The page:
ALLEN PARK, Michigan — Gabe Wright wore No. 90 in college, and he'd be happy to keep it when he joins the Detroit Lions.
"I wouldn't mind that at all," he said.
No pressure, Gabe.
That number, of course, was vacated when Ndamukong Suh left the Lions in free agency, and they've spent this offseason trying to restock their defensive line following that big departure. Drafting Wright in the fourth round Saturday was another step.
"I like the fact he has a quick first step," Detroit defensive coordinator Teryl Austin said. "He is very strong and powerful. He has good hands and can disengage then get off and finish."
Detroit later took Rutgers fullback Michael Burton in the fifth round, Texas cornerback Quandre Diggs in the sixth and South Carolina tackle Corey Robinson in the seventh.
As much as Lions general manager Martin Mayhew talks about taking the best player available, this year Detroit ended up with picks that fit the widespread perception of a team's positional needs. The Lions took two offensive linemen, two running backs, two cornerbacks and a defensive tackle.
It was the first time since 2006 that Detroit did not take at least one wide receiver.
The Lions lost defensive tackles Suh and Nick Fairley this offseason, but they traded for defensive lineman Haloti Ngata. After drafting offensive lineman Laken Tomlinson, running back Ameer Abdullah and cornerback Alex Carter in the first three rounds, they traded a third-round pick in 2016 to Philadelphia for a fourth-rounder this year.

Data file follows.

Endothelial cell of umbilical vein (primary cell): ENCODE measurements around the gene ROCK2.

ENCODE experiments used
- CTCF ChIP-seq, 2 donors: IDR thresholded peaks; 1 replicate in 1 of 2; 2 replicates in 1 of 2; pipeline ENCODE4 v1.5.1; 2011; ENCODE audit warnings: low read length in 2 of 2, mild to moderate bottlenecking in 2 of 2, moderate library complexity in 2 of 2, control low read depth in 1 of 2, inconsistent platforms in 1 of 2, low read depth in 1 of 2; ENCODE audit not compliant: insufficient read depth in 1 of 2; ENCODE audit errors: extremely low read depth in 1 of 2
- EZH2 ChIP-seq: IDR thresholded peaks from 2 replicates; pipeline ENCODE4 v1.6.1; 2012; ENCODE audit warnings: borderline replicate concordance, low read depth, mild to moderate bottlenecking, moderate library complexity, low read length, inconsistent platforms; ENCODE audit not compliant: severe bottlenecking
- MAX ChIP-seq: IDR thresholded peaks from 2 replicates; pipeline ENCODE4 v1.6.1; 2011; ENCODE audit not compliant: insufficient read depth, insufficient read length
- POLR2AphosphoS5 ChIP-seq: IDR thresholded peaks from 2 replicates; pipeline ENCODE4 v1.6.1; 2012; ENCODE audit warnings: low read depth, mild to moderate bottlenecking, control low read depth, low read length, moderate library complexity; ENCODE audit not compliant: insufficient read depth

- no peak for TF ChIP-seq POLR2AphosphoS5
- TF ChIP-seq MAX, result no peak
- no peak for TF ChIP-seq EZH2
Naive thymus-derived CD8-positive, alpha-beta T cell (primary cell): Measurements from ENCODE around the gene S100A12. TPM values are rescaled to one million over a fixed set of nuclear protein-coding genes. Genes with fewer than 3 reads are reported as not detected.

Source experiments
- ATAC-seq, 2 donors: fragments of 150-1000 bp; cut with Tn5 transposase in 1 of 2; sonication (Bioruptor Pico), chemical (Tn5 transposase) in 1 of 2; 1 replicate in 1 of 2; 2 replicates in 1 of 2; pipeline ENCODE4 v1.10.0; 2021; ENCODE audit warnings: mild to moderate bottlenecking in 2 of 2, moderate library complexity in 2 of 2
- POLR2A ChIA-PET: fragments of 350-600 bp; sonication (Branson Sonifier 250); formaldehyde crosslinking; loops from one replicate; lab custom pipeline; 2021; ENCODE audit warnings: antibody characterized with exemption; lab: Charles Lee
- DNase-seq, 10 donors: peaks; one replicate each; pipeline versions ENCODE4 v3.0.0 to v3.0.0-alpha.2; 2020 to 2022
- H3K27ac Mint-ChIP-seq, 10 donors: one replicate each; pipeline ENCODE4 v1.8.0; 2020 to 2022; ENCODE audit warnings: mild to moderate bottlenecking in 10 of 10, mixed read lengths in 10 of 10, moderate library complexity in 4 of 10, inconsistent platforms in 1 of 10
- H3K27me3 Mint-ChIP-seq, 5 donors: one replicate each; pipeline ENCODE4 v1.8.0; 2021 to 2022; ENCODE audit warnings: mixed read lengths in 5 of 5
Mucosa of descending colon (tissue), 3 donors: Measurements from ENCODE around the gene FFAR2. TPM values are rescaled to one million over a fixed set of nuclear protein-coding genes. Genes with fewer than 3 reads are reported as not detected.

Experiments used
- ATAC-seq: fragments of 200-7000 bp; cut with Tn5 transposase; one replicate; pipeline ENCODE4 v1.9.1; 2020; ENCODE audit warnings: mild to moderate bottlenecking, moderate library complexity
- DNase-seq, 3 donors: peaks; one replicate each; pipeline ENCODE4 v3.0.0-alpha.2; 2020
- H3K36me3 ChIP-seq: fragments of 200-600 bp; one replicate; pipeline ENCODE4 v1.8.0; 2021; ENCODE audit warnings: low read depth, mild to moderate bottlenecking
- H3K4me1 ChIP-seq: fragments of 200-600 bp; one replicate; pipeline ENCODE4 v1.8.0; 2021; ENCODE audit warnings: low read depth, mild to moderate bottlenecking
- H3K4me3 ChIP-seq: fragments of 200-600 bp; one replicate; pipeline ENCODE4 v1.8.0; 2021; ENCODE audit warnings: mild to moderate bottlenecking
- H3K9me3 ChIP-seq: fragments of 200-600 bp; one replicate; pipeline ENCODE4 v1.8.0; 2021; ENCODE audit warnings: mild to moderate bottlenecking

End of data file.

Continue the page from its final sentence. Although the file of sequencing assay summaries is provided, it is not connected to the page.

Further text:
The 6-foot-3, 284-pound Wright was the choice — and this defensive tackle comes from Auburn, the same place Fairley played before reaching the NFL.
"We really like Gabe. He is a really hard competitor," Austin said. "He played a lot of football from the SEC. He falls in the mold in what we like our defensive tackles to do and that is to penetrate, attack, get off blocks and make plays. He did a really good job of those things."
Wright was an honorable mention player on the AP's All-Southeastern Conference team in 2013 and 2014, although he had only one sack as a senior.
"I feel like once in a while in a man's life he needs a piece of humble pie," Wright said. "My senior year was definitely humbling to me."
Burton never had more than 10 carries in a season at Rutgers, but he did catch 47 passes in his college career, including three touchdowns.
"Fullbacks, some people call them a dying breed, but they're tough guys and I know that we've had a good history of fullbacks here, so we like his toughness," offensive coordinator Joe Lombardi said. "It's a strong guy, smart player, tough, everything you want in a fullback."
Diggs is the brother of Quentin Jammer, a former Texas defensive back who played in the NFL from 2002-2013.
"He is probably the most impactful person of my whole deal with football," Diggs said. "He is always there for me. I talk to him every day. That is my role model. I love my brother. He was the first one to give me a hug today when I got that call."
The 6-foot-8 Robinson started every game in 2014 for the Gamecocks. Detroit started and finished its draft with offensive lineman, part of an effort to improve a unit that struggled last season.
"It was a long wait," Robinson said. "I am just glad my family was around me to keep me up. Once I got that call, it was one of the greatest moments of my life. A lot of tension just let go. I am glad Detroit gave me this opportunity."
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